According to him, an estimated 100 million litres of bad petrol imported into Nigeria have caused fuel scarcity in Nigeria with the consequent effect of adulteration of the product by roadside black market vendors.
He said from information available on the official website of the NNPC, Nigeria has 5,000 kilometres of pipeline network, 21 storage depots and nine (9) LPG depots, which, he said, are grossly inadequate to effectively serve the 36 states of the country as well as the Federal Capital Territory, hence the recurrent fuel scarcity.
The Lawmaker said it was disturbing that many other depots are owned by private individuals who receive fuel from the NNPC and then sell it at exorbitant prices, causing unnecessary irregularities in the price of the product across the country.
He added that if more fuel depots are established, fuel scarcity will be curbed while more employment opportunities will be created as a result, thus improving the country’s economy.
The House adopted the motion and mandated its Committee on Petroleum Resources
‘Smart Airlines Saving Billions Of Dollars From Oil Price Hedging’
During times of falling crude prices, oil producers normally use a short hedge to lock in oil prices if they believe prices are likely to go even lower in the future, while heavy consumers like airlines do the exact opposite, hedge against rising oil prices, which could quickly eat into their profits.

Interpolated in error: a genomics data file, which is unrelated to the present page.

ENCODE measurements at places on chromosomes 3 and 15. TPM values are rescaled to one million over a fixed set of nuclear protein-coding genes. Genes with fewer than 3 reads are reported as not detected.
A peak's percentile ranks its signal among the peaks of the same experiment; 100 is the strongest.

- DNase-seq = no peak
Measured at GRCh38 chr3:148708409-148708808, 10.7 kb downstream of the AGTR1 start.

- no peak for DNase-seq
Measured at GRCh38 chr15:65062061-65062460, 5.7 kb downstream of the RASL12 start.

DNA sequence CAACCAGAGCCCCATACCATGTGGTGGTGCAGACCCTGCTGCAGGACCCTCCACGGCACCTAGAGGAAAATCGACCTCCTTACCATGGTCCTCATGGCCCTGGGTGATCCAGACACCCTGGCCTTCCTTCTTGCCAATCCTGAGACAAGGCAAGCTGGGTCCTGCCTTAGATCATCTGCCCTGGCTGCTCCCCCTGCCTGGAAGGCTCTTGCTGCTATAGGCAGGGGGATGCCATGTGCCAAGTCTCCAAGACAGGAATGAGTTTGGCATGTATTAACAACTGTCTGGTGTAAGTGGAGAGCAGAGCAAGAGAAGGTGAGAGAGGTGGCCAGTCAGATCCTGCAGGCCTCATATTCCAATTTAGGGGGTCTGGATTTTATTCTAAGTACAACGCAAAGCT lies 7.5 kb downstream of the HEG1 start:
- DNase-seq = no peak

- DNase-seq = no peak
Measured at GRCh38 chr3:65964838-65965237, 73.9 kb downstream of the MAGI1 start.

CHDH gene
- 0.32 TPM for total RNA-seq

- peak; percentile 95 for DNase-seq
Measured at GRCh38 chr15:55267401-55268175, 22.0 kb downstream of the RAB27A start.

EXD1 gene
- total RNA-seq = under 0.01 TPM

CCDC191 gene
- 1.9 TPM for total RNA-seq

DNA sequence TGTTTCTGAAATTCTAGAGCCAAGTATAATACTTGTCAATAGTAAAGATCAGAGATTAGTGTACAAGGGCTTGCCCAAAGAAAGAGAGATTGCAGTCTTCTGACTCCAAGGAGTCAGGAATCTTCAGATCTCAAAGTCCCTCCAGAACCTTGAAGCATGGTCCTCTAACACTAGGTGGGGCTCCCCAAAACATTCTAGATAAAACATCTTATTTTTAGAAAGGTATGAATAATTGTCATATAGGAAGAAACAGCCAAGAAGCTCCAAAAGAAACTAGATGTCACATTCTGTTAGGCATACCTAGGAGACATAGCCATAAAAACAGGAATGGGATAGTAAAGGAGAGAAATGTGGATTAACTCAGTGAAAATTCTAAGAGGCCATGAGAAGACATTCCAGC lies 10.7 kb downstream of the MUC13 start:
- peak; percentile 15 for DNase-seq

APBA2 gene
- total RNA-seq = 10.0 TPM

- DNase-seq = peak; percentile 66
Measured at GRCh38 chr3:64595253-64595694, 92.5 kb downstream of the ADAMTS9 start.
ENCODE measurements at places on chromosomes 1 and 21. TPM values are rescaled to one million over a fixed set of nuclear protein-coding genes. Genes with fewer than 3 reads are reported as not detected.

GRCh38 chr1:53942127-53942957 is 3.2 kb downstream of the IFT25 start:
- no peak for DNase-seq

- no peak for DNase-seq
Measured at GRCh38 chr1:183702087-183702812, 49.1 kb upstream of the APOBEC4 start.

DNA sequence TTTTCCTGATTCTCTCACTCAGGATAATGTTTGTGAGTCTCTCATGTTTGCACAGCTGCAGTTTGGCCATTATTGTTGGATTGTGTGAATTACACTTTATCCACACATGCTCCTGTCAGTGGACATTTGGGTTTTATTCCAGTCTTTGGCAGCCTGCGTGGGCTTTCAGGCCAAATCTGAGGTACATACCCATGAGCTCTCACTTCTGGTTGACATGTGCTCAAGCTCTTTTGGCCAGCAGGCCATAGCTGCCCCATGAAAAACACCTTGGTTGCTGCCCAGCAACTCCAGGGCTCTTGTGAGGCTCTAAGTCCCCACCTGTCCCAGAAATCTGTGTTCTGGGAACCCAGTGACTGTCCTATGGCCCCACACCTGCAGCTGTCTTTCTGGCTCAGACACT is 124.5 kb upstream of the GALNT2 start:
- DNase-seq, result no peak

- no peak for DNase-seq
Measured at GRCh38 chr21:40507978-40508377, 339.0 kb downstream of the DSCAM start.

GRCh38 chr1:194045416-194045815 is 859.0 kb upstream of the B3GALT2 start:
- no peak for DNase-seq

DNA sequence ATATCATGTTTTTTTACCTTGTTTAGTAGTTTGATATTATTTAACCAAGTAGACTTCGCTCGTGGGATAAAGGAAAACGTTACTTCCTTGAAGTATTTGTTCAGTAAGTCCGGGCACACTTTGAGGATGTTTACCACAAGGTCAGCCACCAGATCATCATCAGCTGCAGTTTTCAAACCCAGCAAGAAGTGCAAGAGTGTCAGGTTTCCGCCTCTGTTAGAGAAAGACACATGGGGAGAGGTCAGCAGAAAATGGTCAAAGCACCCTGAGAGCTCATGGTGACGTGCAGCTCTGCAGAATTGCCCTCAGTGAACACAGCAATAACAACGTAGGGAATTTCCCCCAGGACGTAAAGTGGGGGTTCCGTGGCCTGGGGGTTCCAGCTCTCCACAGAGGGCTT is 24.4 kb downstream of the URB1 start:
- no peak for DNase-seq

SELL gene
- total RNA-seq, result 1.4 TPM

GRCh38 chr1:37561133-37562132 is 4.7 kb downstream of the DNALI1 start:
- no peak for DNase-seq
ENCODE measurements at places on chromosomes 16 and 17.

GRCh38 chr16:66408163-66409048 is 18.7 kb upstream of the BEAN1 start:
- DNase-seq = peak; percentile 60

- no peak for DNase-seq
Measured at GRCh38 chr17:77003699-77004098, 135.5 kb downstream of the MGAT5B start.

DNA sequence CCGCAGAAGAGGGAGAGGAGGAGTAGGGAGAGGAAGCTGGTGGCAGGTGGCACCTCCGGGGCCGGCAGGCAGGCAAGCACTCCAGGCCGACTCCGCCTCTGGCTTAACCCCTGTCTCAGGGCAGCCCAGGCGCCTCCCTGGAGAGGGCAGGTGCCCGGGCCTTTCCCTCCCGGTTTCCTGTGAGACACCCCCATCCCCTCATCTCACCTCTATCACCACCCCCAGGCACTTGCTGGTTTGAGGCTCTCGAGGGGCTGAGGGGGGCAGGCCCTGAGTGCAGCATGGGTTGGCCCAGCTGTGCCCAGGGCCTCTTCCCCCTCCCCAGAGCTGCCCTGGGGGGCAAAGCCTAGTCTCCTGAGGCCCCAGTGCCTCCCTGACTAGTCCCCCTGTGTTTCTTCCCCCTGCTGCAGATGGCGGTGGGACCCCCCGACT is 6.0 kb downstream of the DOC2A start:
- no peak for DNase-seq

Nearly all of an airline’s costs are somewhat predictable, except one: the short-term costs of fuel. Fuel is typically the biggest line item in an airline’s expense book and can account for nearly a third of total operating costs.
Two years ago, many large carriers ditched their oil hedges after suffering massive losses due to persistently low oil prices. But with oil prices constantly taking out multi-year highs, they have now been forced to reverse course and are hedging aggressively, with brokers reporting the busiest spell of consumer hedging in years.
And, there is growing evidence that fuel hedges are working as they should this time around.
Hedging is paying off
Southwest Airlines (NYSE:LUV) and Alaska Airlines (NYSE:ALK) are the only major United States carriers that have consistently hedged the cost of jet fuel.
Southwest is the only large United State airline that is also a low-cost carrier, and fuel accounts for a third of its operating costs. The airline began hedging its fuel costs in the early 1990s after crude prices spiked during the first Gulf War and has religiously hedged through thick and thin.
Southwest aims to hedge at least 50 per cent of Southwest’s fuel costs each year and exclusively use call options and call spreads. Company’s treasurer, Chris Monroe, and his team trade crude-oil derivatives as a proxy for jet fuel. They deal with some of Wall Street’s shrewdest commodity-trading desks, including Goldman Sachs, JP Morgan, and seven more traders.
Southwest lost money on its hedges between 2015 and 2017, but this year oil hedges are paying off big-time for the Texas-based carrier.